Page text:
Hey, hey, hey!  The new year is upon us, as you may have noticed.  I don't know about you, but I partied pretty hard.  (I missed about ninety of those parties.  Don't judge.)  But how can a single night encompass an entire year of past awesomeness, plus the potential for all sorts of new heroics to come?  Short answer: it can't.

Not until we have our wrap-up post, that is.  I, Captain America, am here to wrap up not only last month, not only last year, but THE WORLD.  Okay, maybe not.  But we'll still have fun.

2014 IN REVIEW: January

The link above is to the archived posts.  You'll see me there (with another alter-ego, however, so don't be confused), as well as Thor, Hawkeye, and Iron Man.  They speak of plotting and pantsing, of sticking with a project to the end, and the everlasting question of why you write.  Motivation!  New Year's resolutions!  It looked like a fun month.


This month, we got a double helping of Asgard.  Loki posted about revising a plot and working on characters.  Thor wrote about the risks of writing and changing gears between projects.  Between those four posts, Iron Man, Hawkeye, and the Hulk (under another alter-ego) wrote about rewards, premises, and wordcount guides for different-sized works.  Wherever you are in a novel, you can find wisdom and inspiration there.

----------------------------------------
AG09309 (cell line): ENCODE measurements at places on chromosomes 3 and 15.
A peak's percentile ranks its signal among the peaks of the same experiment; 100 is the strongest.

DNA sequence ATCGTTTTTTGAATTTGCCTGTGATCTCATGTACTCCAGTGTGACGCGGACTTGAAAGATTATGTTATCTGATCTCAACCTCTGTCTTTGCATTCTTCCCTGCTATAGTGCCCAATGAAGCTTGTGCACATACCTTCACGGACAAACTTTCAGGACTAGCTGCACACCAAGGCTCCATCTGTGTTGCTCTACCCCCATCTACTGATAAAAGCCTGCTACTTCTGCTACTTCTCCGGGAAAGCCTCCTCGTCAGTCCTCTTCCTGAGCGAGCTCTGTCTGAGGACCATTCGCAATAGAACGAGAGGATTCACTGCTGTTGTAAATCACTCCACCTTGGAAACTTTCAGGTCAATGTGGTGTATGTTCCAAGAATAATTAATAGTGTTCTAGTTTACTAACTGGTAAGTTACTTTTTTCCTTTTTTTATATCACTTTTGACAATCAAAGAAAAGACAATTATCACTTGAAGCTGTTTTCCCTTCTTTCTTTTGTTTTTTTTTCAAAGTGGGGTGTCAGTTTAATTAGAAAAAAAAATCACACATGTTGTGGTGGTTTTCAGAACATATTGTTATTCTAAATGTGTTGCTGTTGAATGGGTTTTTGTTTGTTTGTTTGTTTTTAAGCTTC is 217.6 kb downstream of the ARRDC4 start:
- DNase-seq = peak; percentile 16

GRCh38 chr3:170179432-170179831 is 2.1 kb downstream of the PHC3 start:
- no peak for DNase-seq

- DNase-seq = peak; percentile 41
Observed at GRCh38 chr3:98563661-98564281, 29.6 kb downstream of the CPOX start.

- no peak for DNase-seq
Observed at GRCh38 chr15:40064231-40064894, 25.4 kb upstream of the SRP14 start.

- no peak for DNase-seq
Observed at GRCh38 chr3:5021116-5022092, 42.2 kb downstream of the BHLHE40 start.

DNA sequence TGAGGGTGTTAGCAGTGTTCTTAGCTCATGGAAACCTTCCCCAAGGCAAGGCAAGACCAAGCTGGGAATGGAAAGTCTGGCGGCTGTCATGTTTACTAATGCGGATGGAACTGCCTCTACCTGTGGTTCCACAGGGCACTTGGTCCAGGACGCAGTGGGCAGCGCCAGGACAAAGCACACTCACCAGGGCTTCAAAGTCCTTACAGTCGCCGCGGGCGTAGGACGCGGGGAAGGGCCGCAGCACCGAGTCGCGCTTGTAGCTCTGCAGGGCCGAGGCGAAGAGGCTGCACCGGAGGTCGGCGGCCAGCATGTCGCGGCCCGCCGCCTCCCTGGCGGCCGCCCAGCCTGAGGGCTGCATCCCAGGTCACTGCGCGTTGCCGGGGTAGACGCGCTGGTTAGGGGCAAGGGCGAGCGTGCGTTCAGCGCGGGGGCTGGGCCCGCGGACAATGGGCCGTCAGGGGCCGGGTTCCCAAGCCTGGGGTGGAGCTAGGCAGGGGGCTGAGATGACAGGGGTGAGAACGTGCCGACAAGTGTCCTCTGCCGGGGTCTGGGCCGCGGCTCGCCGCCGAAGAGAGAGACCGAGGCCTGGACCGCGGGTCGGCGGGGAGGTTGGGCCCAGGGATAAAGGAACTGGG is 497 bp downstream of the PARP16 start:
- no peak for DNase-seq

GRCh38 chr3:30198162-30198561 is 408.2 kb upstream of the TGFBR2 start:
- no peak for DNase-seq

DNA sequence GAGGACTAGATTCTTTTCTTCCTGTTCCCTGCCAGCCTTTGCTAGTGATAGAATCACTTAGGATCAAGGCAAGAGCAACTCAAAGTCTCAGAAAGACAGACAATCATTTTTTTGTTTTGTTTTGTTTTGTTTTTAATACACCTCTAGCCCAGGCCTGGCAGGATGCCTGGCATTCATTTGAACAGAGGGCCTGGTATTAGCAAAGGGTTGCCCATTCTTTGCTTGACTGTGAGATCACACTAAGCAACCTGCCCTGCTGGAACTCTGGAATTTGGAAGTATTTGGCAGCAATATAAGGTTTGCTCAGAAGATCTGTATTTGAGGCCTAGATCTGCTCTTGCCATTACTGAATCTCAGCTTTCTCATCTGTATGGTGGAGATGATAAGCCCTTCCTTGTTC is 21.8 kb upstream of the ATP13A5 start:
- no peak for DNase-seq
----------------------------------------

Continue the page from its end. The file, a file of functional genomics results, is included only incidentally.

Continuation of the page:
This was Iron Man's double month.  Just before Camp NaNoWriMo, he posted about planning a novel and how to be a good presence on the internet.  Thor and Loki tied for a close second, posting one and a half times each.  How do you post half a time?  Share it, of course.  Thor and Loki have email correspondence proving-- yes, proving-- that they can use computers.  They talk about social media and strengthen Iron Man's argument.  Thor also posted about world building cultures, and Loki about what readers want from a book.  Hulk and Hawkeye spoke about making a fantasy stand out, and making everything worth it.  A big month for everyone.


How about a contest?  Thor ran a flash fiction competition, chose the winner, and still managed to write a how-to post on waiting for the result of a query.  In fact, the entire month seemed to focus on queries.  Hulk gave a step-by-step process on writing queries, and Iron Man talked about procrastinating.  Which is, of course, 50% of any query, although it's kind of a secret.  You can do without.


Hulk smashed this month, if you'll pardon the pun.  Two posts came from his flying green fingers, one a poll on the most anticipated YA book release, and the other about commonly used words that might weigh you down.  Thor talks about creativity whiplash, flying from a creative high to a crushing low.  Iron Man weighs in on humor with examples from Hamlet, which automatically makes it awesome.